Running a Python Flask application in a Docker container

I’ve played with Docker containers but haven’t really done anything, useful or otherwise, with them. I decided to create a Docker image that includes a web-based chatbot. You can find the Git repository for this (including the finished Dockerfile) at https://github.com/cherdt/docker-nltk-chatbot

I’ve worked with this particular chatbot before, which is based on the nltk.chat.eliza module. I turned it into a web application by wrapping it in a Flask app. And because Flask warns you not to run Flask directly in production, I call the Flask app via uWSGI.

I started by creating a Dockerfile:

# mkdir chatbot
# cd chatbot
# vi Dockerfile

I needed to start with a base image, so I picked CentOS 7:

FROM centos:centos7

I knew I would need several packages installed to satisfy the dependencies for Flask and uWSGI (although it took me a couple tries before I determined that I would need gcc and python-devel in order to install uWSGI):

RUN /usr/bin/yum --assumeyes install epel-release gcc
RUN /usr/bin/yum --assumeyes install python python-devel python-pip

Then to install Flask and dependencies, uWSGI, and the Python NLTK (Natural Language ToolKit):

RUN /usr/bin/pip install Flask flask-cors nltk requests uwsgi

The Python file for the Flask app and the HTML template file needed to be copied into the container:

COPY chatbot.py ./
COPY chat.html ./

Finally, the command that will run uWSGI and point it at the Flask app:

CMD ["/usr/bin/uwsgi", "--http", ":9500", "--manage-script-name", "--mount", "/=chatbot:app"]

Note that CMD does not like spaces: each item needs to be a separate array element.

Now to build the image:

# docker build --tag chatbot .
...[some other output]...
Successfully built ab3a32938f0e
Successfully tagged chatbot:latest

# docker images
REPOSITORY          TAG                 IMAGE ID            CREATED              SIZE
chatbot             latest              ab3a32938f0e        5 seconds ago        486MB

To run a container based on this image, I wanted to do several things:

  • Run the process in the background (detached mode), using -d
  • Restart the Docker container on errors, using --restart on-failure
  • Map port 80 on the host to 9500 (the listening port of uWSGI in the container) using -p 80:9500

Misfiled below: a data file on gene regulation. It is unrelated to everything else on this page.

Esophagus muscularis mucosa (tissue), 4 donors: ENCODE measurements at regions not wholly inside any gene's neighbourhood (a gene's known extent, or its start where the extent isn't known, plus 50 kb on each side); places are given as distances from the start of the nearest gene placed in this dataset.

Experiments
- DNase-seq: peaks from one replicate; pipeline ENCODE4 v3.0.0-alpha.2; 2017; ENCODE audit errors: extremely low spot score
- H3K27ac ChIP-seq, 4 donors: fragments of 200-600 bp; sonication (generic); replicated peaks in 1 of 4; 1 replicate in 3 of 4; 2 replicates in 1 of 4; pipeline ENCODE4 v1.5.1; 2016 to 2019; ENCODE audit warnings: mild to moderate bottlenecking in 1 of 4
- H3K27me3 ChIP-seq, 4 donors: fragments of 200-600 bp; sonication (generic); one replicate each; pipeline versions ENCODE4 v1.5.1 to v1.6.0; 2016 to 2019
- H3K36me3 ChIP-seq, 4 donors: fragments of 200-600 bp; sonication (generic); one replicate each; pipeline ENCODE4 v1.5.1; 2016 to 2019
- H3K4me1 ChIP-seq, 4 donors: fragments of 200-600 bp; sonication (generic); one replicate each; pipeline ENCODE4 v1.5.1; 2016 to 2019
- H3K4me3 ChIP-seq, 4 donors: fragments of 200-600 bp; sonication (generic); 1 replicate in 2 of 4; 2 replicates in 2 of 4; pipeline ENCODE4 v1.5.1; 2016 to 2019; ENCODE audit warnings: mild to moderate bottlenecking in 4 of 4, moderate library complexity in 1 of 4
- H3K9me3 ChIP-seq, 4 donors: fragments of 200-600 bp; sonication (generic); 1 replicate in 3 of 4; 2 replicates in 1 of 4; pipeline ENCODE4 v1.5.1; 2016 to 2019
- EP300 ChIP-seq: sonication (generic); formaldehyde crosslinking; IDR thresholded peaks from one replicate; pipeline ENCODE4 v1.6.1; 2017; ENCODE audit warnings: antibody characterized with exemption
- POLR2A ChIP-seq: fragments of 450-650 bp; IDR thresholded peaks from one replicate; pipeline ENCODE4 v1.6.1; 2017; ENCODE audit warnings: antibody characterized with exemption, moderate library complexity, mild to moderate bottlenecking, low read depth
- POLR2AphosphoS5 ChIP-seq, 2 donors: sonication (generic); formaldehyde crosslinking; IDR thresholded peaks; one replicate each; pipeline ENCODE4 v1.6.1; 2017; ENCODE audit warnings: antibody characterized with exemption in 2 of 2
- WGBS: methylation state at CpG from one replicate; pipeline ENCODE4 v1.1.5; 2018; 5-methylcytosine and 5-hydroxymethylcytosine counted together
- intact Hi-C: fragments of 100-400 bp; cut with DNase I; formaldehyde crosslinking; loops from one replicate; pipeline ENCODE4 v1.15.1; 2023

# docker run -d --restart on-failure -p 80:9500 chatbot

Now, to test the application:

# curl localhost/chat-api?text=Does+this+work%3F
Please consider whether you can answer your own question.

Success!!!

Deploying to Production (or at least somewhere else)

Now that I had a working container, I wanted to deploy it somewhere other than my development environment. I created logged into the Docker Hub website and create a repository at cherdt/nltk-chatbot.

To store the image, first I needed to log in:

# docker login
Login with your Docker ID to push and pull images from Docker Hub. If you don't have a Docker ID, head over to https://hub.docker.com to create one.
Username: cherdt
Password:
WARNING! Your password will be stored unencrypted in /root/.docker/config.json.
Configure a credential helper to remove this warning. See
https://docs.docker.com/engine/reference/commandline/login/#credentials-store

Login Succeeded

Then I needed to tag my image with the repository name:

# docker tag ab3a32938f0e cherdt/nltk-chatbot

Then I was able to push the image to the repository:

# docker push cherdt/nltk-chatbot

I don’t have a production server where I want to run this, but as a proof-of-concept for myself I wanted to deploy it somewhere. I created another CentOS 7 virtual machine and installed Docker there (see Get Docker CE for CentOS).

I pulled the image onto the new host. This did not require logging in, since it is a public repository:

# docker pull cherdt/nltk-chatbot

I ran a container the same way I had before, but updating the image name to match the repository:

# docker run -d --restart on-failure -p 80:9500 cherdt/nltk-chatbot

And the test?

# curl localhost/chat-api?text=Does+this+work%3F
Please consider whether you can answer your own question.

Considerations

The deployment host needed to have Docker installed and the Docker daemon running, but none of the other dependencies were needed: gcc, python-devel, pip, Flask, uwsgi, etc. are all self-contained in the Docker image.

On the other hand, the Docker image is just shy of 500 MB:

# docker images
REPOSITORY            TAG                 IMAGE ID            CREATED             SIZE
cherdt/nltk-chatbot   latest              ab3a32938f0e        28 minutes ago      486MB

That’s pretty heavy considering the chatbot.py file is 369 bytes! For a trivial proof-of-concept application that seems like a lot of overhead, but if this was a critical production application, or even if it’s something I planned to deploy several times, the amount of time saved in setting up and configuring new hosts would be worth it. It also means that the behavior of the application in my development environment should be the same as the behavior in the production environment.

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